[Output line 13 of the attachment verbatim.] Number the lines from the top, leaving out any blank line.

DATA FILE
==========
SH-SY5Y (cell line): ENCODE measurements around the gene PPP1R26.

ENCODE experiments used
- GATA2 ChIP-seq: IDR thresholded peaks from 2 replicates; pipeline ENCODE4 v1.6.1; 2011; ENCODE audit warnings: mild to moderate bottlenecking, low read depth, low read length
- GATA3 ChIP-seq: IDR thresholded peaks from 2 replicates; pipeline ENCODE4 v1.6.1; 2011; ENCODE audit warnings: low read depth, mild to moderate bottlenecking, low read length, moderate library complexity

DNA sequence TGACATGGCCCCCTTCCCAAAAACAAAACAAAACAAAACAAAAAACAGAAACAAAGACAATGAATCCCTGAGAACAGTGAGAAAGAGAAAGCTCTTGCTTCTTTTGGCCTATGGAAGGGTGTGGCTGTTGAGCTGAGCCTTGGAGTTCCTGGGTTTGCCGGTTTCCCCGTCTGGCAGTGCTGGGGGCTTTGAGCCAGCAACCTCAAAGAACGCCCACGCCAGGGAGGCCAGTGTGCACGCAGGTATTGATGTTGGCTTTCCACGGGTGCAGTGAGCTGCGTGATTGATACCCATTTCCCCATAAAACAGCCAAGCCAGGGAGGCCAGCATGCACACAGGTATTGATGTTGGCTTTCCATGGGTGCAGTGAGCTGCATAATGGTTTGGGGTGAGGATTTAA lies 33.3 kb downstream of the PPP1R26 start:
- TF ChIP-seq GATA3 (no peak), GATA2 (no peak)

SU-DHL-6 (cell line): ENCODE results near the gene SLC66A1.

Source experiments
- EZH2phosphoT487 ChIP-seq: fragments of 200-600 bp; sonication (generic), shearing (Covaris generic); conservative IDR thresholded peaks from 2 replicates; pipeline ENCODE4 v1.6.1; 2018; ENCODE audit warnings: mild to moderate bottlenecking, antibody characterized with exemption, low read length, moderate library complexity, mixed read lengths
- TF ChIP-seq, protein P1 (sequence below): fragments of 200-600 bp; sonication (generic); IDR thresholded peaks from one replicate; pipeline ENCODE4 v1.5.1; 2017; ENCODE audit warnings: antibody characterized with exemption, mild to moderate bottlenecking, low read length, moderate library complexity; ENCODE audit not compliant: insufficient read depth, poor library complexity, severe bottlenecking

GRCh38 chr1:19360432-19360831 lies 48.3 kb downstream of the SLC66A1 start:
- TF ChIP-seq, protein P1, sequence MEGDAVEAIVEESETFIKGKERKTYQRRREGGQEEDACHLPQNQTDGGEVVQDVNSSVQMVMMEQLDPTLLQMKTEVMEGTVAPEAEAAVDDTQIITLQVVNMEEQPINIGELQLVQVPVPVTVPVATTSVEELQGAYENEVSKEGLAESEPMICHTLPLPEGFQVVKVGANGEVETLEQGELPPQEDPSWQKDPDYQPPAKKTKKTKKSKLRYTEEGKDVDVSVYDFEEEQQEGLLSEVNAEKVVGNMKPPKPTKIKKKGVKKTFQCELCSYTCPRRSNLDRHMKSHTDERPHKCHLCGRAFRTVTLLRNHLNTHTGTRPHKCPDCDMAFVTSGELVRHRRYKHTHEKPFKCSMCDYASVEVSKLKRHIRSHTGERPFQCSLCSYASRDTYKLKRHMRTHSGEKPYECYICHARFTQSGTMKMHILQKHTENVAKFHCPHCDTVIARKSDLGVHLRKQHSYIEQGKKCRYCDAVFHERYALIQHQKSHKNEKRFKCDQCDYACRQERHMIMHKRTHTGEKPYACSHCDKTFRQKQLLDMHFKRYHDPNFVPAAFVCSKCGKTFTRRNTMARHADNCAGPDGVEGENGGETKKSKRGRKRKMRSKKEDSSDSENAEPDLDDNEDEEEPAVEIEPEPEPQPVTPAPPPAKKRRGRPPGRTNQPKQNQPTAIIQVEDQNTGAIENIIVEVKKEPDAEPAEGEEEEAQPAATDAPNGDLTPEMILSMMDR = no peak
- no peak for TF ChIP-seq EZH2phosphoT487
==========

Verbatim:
- no peak for TF ChIP-seq EZH2phosphoT487